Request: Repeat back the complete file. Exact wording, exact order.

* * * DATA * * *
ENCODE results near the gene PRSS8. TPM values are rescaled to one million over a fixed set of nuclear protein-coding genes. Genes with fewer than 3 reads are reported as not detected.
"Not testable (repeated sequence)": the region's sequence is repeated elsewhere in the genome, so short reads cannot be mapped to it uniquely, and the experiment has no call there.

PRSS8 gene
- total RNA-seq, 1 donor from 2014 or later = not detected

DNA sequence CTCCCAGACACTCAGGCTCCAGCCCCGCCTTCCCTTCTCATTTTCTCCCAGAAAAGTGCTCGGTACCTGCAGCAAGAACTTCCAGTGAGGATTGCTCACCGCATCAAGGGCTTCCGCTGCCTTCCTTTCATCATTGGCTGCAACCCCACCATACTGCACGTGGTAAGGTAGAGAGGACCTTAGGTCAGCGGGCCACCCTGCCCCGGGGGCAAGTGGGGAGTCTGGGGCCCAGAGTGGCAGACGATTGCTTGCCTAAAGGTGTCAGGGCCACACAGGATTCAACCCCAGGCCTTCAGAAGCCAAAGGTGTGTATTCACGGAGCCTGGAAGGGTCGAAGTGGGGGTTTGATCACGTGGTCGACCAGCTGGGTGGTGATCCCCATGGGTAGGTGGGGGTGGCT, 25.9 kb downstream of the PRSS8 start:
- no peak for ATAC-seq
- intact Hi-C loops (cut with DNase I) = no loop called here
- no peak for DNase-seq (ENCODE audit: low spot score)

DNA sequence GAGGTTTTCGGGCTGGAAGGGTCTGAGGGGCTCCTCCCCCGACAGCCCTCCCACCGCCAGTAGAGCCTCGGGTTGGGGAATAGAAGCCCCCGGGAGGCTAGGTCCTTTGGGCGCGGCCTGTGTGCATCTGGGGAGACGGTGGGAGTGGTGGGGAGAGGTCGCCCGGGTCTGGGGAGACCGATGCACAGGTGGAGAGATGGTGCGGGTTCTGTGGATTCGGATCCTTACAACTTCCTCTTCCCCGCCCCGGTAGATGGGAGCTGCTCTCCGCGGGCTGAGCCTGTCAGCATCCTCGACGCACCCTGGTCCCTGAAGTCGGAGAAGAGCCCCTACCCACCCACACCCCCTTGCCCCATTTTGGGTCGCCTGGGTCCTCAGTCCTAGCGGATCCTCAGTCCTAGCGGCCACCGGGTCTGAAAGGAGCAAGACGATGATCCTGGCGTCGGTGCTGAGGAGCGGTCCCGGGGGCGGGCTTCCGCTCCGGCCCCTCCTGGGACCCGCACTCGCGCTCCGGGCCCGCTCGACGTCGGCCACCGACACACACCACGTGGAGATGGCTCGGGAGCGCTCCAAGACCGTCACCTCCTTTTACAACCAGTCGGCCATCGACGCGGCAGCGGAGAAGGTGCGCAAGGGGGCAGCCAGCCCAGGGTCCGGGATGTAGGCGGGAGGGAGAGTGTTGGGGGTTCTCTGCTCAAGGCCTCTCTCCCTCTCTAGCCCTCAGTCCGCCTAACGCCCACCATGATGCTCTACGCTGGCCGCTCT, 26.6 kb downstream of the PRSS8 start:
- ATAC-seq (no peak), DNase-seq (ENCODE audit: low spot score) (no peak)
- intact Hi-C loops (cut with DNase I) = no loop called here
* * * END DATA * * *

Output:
ENCODE results near the gene PRSS8. TPM values are rescaled to one million over a fixed set of nuclear protein-coding genes. Genes with fewer than 3 reads are reported as not detected.
"Not testable (repeated sequence)": the region's sequence is repeated elsewhere in the genome, so short reads cannot be mapped to it uniquely, and the experiment has no call there.

PRSS8 gene
- total RNA-seq, 1 donor from 2014 or later = not detected

DNA sequence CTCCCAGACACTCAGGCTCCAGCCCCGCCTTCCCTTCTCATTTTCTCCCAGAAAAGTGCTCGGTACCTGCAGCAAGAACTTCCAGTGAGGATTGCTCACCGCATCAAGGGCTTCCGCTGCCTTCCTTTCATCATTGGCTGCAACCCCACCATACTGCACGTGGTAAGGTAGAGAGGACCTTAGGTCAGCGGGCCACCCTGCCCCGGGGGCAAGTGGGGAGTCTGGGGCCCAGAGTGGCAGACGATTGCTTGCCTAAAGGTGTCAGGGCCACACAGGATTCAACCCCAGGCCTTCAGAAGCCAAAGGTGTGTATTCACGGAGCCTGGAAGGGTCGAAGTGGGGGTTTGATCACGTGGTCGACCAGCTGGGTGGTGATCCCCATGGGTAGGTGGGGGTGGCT, 25.9 kb downstream of the PRSS8 start:
- no peak for ATAC-seq
- intact Hi-C loops (cut with DNase I) = no loop called here
- no peak for DNase-seq (ENCODE audit: low spot score)

DNA sequence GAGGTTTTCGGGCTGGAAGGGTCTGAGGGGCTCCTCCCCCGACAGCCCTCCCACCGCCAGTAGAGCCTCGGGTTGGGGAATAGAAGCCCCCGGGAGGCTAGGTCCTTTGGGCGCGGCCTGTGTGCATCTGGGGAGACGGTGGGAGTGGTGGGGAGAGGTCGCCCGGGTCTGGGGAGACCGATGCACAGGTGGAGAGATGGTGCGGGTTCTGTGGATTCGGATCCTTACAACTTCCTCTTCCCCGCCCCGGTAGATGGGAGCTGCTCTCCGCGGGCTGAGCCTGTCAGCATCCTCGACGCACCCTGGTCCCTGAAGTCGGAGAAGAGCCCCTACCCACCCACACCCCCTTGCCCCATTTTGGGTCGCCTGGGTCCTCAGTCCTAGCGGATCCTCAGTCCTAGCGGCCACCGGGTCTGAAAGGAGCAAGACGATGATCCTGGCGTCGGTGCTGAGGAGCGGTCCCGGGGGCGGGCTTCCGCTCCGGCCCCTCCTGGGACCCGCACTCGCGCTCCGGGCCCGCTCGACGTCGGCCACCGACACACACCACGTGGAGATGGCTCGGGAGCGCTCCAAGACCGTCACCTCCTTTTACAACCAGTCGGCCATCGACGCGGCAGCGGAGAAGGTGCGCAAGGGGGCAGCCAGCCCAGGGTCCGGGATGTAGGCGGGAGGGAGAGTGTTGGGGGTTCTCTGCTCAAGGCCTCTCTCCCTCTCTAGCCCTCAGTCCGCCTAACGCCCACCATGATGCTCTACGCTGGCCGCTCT, 26.6 kb downstream of the PRSS8 start:
- ATAC-seq (no peak), DNase-seq (ENCODE audit: low spot score) (no peak)
- intact Hi-C loops (cut with DNase I) = no loop called here